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Wager’s Action

Wager’s Action

Wager’s Action is a naval confrontation on June 8 1708 , between an British squadron under Charles Wager and the Spanish treasure fleet, as part of the War of Spanish Succession.

Prelude

In the spring of 1708 Charles Wager was on an expedition in the Caribbean with a squadron of four ships :

  • Expedition (70) , Captain Henry Long
  • Kingston (60), Captain Simon (Timothy) Bridges
  • Portland (50), Captain Edward Windsor
  • Vulture (8), fire ship under Cmdr. Caesar Brooks

In April the squadron took in supplies on the small island of Pequeña Barú , today called Isla El Rosario, just 30 miles away from Cartagena. Hereby the Spanish were aware of their presence and the governor of Cartagena send warnings to the Spanish fleet, which was anchored in Portobelo.

Nevertheless, the commander of the treasure fleet José Fernández de Santillán ,decided to sail from Portobelo to Cartagena on May 28. He couldn't wait much longer, because the hurricane season was approaching and the rest of the fleet, plus their escort under Jean Du Casse, were waiting in Havana, and threatened to leave without him.

The Spanish fleet was composed of eleven merchant ships (some armed), and seven escorting warships :

  • San José (64) (Capitan Santillán)
  • San Joaquín (64) (Capitan Villanueva)
  • Santa Cruz (44) (Capitan de la Rosa)
  • Concepción (40) (Capitan Francis)
  • Carmen (24) (Capitan Araoz)
  • Le Mieta (34) (French frigate)
  • Saint Sprit (32) (French frigate)

The gold and silver was concentrated on the 3 largest vessels. The San José had 7 to 11 million pesos on board, and the San Joaquin 5 million. The Santa Cruz had the rest, only a fraction of the other two ships.

The battle

The Spanish fleet reached Isla de Baru on the evening of June 7 and anchored there. The next day there was very little wind, but around 3 p.m. they noticed Wager's squadron approaching. The Spanish took up defensive positions but the English knew they had to attack the largest ships, because they had the most money onboard.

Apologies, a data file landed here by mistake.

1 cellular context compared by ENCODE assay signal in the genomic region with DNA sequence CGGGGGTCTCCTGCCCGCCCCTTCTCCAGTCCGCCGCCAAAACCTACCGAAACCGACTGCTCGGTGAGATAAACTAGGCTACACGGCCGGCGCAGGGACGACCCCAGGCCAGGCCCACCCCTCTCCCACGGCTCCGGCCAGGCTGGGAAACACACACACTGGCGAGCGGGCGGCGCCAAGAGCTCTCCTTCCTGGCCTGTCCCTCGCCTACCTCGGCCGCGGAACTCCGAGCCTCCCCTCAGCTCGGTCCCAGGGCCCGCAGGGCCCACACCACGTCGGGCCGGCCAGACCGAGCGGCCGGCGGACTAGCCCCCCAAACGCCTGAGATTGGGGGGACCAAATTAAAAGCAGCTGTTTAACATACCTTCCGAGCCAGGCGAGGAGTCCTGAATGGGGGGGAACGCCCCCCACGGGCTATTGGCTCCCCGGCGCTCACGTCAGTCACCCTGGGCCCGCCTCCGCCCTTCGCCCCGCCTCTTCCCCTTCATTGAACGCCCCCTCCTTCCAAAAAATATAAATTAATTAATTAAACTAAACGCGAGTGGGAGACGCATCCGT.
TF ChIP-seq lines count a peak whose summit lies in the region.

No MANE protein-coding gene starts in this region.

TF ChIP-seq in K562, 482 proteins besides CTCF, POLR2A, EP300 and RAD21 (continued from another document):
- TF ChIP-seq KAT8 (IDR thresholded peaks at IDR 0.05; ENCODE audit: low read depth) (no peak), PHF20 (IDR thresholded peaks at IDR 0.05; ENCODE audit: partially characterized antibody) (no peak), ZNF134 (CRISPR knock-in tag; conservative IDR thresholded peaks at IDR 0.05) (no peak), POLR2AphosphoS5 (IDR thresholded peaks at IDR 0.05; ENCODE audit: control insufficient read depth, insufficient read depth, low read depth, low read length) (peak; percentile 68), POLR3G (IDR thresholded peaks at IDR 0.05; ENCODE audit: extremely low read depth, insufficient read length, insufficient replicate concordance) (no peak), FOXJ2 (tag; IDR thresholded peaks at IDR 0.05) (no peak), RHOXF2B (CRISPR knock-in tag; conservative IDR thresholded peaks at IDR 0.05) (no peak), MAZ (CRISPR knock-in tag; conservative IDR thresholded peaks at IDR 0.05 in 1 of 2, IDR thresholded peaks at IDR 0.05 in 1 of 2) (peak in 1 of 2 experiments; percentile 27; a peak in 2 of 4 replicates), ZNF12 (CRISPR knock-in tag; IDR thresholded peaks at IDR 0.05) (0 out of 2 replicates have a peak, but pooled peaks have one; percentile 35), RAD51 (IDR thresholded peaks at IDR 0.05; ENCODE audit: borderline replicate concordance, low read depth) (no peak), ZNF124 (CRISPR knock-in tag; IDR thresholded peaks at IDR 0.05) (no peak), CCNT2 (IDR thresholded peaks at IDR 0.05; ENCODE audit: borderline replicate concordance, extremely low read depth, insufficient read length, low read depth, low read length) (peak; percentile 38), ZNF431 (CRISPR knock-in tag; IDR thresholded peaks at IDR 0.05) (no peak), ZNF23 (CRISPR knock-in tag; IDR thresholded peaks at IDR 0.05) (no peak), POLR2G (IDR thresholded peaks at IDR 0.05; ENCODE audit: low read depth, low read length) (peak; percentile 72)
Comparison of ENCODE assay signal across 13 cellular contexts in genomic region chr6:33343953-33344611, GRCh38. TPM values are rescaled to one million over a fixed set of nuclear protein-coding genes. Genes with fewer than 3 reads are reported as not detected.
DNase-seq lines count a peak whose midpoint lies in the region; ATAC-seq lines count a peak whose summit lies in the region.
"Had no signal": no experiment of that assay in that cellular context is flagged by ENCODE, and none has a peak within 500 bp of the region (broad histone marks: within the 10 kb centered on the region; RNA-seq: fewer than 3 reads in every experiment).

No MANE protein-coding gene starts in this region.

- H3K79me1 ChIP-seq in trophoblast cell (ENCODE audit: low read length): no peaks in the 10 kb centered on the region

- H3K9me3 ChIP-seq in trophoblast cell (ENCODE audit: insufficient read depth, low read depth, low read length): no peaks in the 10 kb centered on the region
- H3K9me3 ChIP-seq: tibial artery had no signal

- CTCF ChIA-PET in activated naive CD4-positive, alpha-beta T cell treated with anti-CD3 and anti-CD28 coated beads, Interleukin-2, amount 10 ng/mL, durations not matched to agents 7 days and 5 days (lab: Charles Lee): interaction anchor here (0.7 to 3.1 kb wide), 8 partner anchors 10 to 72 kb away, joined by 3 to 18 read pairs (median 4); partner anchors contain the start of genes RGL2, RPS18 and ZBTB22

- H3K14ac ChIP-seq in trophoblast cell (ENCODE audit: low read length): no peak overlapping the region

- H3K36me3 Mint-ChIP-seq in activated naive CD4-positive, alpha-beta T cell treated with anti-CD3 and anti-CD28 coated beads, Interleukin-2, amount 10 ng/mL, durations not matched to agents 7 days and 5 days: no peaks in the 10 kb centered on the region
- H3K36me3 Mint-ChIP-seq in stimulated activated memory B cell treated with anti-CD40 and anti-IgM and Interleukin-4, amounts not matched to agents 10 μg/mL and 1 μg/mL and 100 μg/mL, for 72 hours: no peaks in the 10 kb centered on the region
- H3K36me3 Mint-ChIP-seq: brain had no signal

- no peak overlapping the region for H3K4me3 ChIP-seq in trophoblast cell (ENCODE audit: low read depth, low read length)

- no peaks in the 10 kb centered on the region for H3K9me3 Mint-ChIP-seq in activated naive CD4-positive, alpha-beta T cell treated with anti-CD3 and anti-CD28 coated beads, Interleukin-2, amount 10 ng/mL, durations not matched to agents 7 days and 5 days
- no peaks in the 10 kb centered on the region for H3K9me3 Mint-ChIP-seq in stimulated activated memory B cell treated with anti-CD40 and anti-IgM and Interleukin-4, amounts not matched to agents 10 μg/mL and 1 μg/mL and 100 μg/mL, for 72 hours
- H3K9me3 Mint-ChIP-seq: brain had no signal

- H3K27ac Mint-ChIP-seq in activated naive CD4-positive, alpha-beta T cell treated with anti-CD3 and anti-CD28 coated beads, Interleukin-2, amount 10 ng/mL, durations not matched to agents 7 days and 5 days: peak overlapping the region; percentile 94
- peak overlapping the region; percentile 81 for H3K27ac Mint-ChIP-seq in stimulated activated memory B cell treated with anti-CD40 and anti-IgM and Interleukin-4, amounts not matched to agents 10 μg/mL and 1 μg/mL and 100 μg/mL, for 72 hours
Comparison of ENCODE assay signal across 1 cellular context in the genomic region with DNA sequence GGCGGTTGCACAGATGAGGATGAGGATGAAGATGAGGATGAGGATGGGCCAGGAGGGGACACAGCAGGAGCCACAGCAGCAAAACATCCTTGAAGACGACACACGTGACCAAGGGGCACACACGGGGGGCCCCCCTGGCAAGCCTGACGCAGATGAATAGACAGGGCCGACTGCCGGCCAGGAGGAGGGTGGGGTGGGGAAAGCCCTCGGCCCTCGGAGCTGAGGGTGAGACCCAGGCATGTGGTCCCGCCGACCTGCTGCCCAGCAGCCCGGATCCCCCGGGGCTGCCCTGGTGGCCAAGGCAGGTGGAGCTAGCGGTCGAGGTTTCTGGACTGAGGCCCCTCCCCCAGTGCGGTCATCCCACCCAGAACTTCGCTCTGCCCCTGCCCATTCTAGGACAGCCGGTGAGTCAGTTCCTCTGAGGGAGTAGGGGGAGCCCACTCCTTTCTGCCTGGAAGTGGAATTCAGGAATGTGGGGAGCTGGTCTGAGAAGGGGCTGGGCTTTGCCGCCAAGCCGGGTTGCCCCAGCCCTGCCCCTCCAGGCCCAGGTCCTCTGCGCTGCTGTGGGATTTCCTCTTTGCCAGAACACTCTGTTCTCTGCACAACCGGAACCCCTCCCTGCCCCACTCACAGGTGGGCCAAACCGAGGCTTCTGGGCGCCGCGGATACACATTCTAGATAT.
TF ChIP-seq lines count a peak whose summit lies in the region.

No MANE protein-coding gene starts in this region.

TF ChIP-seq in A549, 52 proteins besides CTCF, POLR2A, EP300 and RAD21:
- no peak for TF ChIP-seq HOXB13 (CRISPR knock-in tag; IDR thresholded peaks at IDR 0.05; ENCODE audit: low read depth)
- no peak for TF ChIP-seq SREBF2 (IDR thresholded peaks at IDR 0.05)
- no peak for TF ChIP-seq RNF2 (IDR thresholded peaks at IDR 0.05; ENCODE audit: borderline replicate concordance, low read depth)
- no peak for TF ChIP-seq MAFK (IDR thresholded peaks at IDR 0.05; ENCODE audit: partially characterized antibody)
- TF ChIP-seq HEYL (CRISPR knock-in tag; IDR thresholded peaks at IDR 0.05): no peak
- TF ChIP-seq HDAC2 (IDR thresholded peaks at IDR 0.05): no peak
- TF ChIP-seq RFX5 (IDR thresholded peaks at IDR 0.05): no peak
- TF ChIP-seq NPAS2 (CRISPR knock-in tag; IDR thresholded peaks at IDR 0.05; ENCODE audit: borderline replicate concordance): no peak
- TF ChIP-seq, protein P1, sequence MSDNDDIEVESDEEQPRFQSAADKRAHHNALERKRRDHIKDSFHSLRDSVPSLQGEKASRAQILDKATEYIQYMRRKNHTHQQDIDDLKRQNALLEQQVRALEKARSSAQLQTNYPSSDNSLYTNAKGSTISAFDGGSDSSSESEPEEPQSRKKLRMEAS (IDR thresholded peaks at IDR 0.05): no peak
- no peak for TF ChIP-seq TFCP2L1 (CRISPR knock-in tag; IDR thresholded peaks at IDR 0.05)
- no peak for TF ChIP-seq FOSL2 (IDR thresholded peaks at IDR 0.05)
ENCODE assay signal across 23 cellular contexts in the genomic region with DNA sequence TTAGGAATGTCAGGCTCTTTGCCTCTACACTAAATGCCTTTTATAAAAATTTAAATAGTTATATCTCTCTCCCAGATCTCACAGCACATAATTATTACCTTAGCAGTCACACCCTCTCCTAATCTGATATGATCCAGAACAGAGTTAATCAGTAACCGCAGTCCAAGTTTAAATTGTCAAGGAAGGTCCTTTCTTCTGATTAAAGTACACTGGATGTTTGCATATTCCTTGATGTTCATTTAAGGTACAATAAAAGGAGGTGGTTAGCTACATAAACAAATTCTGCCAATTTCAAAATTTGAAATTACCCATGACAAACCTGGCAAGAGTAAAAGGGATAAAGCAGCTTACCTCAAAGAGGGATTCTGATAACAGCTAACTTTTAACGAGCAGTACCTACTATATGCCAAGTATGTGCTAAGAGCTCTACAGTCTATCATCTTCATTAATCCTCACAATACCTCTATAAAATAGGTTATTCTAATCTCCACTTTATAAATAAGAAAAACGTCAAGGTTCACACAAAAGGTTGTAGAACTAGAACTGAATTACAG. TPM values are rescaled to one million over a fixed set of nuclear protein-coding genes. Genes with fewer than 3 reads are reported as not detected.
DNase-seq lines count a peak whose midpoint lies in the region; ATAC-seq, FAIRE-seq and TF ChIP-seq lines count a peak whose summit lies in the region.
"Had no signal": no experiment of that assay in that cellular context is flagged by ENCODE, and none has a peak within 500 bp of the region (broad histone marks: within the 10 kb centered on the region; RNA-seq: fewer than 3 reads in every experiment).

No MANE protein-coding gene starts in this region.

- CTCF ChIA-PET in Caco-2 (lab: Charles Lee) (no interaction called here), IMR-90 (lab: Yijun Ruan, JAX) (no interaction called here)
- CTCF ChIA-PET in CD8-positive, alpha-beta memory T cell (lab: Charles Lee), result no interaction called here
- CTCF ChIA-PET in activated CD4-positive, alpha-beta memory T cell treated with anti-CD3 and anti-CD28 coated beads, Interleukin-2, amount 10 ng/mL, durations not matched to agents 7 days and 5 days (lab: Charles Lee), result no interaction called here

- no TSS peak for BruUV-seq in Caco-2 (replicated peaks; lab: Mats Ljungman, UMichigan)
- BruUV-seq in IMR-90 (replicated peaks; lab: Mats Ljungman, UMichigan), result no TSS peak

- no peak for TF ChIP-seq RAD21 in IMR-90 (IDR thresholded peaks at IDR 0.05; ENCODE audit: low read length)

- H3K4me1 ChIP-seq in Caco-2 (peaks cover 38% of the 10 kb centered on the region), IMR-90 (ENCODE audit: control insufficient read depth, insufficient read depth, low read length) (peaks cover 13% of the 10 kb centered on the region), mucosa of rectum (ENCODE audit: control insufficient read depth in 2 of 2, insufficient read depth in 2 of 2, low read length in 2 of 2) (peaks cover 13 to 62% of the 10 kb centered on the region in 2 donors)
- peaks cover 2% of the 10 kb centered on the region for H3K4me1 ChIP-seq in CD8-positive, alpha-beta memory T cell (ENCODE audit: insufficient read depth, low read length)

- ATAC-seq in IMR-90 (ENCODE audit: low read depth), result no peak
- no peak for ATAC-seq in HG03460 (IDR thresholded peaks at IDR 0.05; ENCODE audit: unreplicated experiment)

The Kingston attacked the San Joaquin around 5 p.m. which, after two hours of battle , escaped into the night with the help of the Concepción.

The Expedition attacked the San José and approached the vessel with the clear intention of boarding the ship. Around 7 p.m., after an hour and a half of fierce fighting and with only 60 meters between the two ships, suddenly the San José blew up. The ship sank immediately, taking its precious cargo and the entire crew to the bottom of the sea. There were only 11 survivors out of the 600 crew and passengers onboard.

By now it was dark, but there was a full moon and Wager succeeded in finding the Santa Cruz at 2 a.m. After a brief fight, which left 14 English and 90 Spanish dead, the Santa Cruz was taken; however, she had no government treasure in her - only 13 chests of pieces-of-eight and 14 pigs of silver which seem to have been private property.

At dawn, the English discovered the San Joaquin, and Wager ordered the Kingston and Portland to capture the ship. The San Joaquin could escape into the Cartagena harbour after some salvos, and the English dared not follow and face the guns of the Cartagena forts.

The rest of the Spanish fleet also reached Cartagena safely, with the exception of the Concepción which , cornered by the English, beached itself on Baru Island and set the ship alight.

Conclusion

The English had eliminated three Spanish ships and prevented the gold and silver to cross the sea and fund the Franco-Spanish war effort.
But Charles Wager was disappointed with the loot, which would make him a rich man, but which could have been many times larger if they had captured the San Joaquin.
Captains Bridge and Windsor were expelled from the Navy for this.

Legacy

The treasure of the San José is still on the bottom of the ocean. It is estimated to be worth between $150 and $450 million US dollars based on the speculation that it likely had seven to 10 million Spanish pesos on board at the time of its sinking, similar to its surviving sister ship, the San Joaquin. The San José is called the "Holy Grail of Shipwrecks" and is actively being pursued by treasure hunters today. A group of investors operating under the name Sea Search Armada claim to have found the ship off the coast of Colombia, but the Colombian government has not been able to verify its existence at the stated coordinates. A legal dispute over the rights to the treasure was resolved in July 2007 when the Colombian Supreme Court concluded that any treasure recovered would be split equally between the Colombian government and the explorers. Other individuals claim to have found the wreck in other places, leaving its true location a mystery.

External links

References

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